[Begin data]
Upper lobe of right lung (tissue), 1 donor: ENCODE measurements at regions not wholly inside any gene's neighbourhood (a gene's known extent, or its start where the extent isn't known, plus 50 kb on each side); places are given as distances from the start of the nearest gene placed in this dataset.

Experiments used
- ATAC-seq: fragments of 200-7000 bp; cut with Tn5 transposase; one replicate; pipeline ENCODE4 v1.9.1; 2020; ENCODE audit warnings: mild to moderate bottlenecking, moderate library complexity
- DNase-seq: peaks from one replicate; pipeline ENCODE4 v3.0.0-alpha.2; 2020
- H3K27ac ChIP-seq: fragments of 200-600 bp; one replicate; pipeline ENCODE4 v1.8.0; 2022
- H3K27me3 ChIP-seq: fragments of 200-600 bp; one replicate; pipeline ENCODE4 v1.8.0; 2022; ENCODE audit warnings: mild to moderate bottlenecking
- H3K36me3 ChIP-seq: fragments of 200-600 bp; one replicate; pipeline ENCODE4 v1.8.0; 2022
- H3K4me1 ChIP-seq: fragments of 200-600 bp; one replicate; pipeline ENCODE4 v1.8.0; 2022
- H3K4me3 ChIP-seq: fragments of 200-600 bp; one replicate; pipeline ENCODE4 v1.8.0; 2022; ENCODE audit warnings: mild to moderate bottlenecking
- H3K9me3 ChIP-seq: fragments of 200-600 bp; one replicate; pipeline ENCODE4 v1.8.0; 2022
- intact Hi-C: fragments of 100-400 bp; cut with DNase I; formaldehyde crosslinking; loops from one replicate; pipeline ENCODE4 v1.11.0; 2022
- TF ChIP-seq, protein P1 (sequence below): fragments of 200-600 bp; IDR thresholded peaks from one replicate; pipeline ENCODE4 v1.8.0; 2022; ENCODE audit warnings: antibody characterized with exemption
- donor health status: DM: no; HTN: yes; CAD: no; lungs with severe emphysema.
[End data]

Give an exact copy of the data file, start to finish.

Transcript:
Upper lobe of right lung (tissue), 1 donor: ENCODE measurements at regions not wholly inside any gene's neighbourhood (a gene's known extent, or its start where the extent isn't known, plus 50 kb on each side); places are given as distances from the start of the nearest gene placed in this dataset.

Experiments used
- ATAC-seq: fragments of 200-7000 bp; cut with Tn5 transposase; one replicate; pipeline ENCODE4 v1.9.1; 2020; ENCODE audit warnings: mild to moderate bottlenecking, moderate library complexity
- DNase-seq: peaks from one replicate; pipeline ENCODE4 v3.0.0-alpha.2; 2020
- H3K27ac ChIP-seq: fragments of 200-600 bp; one replicate; pipeline ENCODE4 v1.8.0; 2022
- H3K27me3 ChIP-seq: fragments of 200-600 bp; one replicate; pipeline ENCODE4 v1.8.0; 2022; ENCODE audit warnings: mild to moderate bottlenecking
- H3K36me3 ChIP-seq: fragments of 200-600 bp; one replicate; pipeline ENCODE4 v1.8.0; 2022
- H3K4me1 ChIP-seq: fragments of 200-600 bp; one replicate; pipeline ENCODE4 v1.8.0; 2022
- H3K4me3 ChIP-seq: fragments of 200-600 bp; one replicate; pipeline ENCODE4 v1.8.0; 2022; ENCODE audit warnings: mild to moderate bottlenecking
- H3K9me3 ChIP-seq: fragments of 200-600 bp; one replicate; pipeline ENCODE4 v1.8.0; 2022
- intact Hi-C: fragments of 100-400 bp; cut with DNase I; formaldehyde crosslinking; loops from one replicate; pipeline ENCODE4 v1.11.0; 2022
- TF ChIP-seq, protein P1 (sequence below): fragments of 200-600 bp; IDR thresholded peaks from one replicate; pipeline ENCODE4 v1.8.0; 2022; ENCODE audit warnings: antibody characterized with exemption
- donor health status: DM: no; HTN: yes; CAD: no; lungs with severe emphysema.